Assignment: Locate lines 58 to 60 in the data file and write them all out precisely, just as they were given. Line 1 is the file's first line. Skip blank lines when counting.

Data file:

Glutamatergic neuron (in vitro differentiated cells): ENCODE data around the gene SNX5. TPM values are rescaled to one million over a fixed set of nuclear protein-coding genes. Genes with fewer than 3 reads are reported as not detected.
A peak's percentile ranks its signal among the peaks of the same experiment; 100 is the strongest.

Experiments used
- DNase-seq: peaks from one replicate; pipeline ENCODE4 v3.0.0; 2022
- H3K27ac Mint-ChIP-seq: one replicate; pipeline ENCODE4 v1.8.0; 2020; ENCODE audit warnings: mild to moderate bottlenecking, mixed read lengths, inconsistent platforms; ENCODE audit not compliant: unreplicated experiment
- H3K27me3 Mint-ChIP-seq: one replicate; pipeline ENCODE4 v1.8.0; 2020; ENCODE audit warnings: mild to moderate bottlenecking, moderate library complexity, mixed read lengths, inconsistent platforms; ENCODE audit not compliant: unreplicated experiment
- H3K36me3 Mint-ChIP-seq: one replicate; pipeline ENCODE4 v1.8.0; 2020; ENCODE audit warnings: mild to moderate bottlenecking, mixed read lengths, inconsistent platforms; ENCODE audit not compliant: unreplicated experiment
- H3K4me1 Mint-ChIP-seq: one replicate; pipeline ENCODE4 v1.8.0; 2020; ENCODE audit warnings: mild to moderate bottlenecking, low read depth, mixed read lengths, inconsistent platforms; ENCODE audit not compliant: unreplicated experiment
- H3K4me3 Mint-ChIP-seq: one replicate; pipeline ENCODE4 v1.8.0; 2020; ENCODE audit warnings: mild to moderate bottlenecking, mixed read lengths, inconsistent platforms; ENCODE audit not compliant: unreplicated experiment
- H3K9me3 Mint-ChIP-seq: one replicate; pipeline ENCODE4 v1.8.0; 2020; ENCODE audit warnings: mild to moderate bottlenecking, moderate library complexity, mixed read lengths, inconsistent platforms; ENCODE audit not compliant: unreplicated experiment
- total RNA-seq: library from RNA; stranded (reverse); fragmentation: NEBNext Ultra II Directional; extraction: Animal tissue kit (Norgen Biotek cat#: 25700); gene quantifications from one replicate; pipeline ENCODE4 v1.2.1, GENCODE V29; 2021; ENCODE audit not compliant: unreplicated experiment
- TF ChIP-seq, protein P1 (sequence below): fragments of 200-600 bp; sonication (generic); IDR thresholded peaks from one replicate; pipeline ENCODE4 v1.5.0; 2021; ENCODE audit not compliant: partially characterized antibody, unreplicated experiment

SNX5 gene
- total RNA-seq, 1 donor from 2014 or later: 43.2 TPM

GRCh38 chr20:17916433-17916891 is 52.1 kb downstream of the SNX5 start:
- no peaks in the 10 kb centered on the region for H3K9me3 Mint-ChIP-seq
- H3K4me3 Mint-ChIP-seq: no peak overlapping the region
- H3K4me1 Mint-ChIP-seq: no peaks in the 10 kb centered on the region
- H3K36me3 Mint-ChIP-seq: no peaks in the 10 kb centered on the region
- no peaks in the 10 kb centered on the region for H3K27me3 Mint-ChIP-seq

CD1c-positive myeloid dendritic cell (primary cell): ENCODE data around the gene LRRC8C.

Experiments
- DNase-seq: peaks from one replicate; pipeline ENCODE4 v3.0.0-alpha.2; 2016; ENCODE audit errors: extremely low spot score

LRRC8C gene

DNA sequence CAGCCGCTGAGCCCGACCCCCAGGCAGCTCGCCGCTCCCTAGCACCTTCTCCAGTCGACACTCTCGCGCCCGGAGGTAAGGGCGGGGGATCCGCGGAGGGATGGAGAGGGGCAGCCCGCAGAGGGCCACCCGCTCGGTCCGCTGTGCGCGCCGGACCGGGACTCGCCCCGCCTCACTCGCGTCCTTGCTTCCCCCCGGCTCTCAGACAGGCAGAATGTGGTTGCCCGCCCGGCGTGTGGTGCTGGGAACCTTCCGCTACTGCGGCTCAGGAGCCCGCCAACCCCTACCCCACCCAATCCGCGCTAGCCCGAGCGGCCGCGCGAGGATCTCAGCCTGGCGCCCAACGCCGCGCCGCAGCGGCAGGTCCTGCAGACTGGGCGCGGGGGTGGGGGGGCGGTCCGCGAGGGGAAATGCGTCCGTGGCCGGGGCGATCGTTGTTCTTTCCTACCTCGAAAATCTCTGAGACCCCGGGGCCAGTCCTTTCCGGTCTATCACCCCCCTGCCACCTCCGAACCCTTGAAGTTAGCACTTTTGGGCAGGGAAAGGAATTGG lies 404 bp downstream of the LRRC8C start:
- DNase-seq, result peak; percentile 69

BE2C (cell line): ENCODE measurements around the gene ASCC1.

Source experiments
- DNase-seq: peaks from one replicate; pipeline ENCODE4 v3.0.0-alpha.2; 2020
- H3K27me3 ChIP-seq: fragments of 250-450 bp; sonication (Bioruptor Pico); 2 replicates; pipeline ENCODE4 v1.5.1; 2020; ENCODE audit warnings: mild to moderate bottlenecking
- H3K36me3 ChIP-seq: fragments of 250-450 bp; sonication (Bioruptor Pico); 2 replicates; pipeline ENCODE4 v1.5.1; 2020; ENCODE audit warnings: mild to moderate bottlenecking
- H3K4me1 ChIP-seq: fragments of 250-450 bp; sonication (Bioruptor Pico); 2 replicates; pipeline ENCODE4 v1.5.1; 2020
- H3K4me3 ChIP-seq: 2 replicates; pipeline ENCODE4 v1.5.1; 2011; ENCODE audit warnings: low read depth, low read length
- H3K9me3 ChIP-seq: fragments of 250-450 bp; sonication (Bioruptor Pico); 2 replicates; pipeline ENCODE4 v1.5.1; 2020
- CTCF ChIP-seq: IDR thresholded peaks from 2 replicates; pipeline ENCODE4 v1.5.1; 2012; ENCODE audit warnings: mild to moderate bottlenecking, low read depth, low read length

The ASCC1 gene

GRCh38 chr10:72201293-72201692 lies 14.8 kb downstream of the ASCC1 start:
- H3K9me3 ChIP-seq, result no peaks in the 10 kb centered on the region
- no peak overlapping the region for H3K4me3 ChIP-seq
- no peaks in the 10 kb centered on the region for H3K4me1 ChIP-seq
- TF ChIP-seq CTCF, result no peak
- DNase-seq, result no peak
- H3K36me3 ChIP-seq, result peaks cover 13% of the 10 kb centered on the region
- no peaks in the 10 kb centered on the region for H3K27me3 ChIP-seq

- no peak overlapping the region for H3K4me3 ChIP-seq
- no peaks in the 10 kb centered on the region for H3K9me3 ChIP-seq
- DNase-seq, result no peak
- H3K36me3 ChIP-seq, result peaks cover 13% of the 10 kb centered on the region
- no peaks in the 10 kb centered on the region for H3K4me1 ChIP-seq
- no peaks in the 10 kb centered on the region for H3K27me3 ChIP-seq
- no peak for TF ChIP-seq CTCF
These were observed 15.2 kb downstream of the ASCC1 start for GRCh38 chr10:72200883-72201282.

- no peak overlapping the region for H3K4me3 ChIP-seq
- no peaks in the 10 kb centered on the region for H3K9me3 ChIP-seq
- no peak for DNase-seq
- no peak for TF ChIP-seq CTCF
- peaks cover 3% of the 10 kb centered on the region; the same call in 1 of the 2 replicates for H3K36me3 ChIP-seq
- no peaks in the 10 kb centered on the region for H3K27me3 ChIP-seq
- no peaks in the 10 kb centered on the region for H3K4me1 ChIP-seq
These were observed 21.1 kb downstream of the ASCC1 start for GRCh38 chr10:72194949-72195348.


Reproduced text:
- no peaks in the 10 kb centered on the region for H3K27me3 ChIP-seq
- no peaks in the 10 kb centered on the region for H3K4me1 ChIP-seq
These were observed 21.1 kb downstream of the ASCC1 start for GRCh38 chr10:72194949-72195348.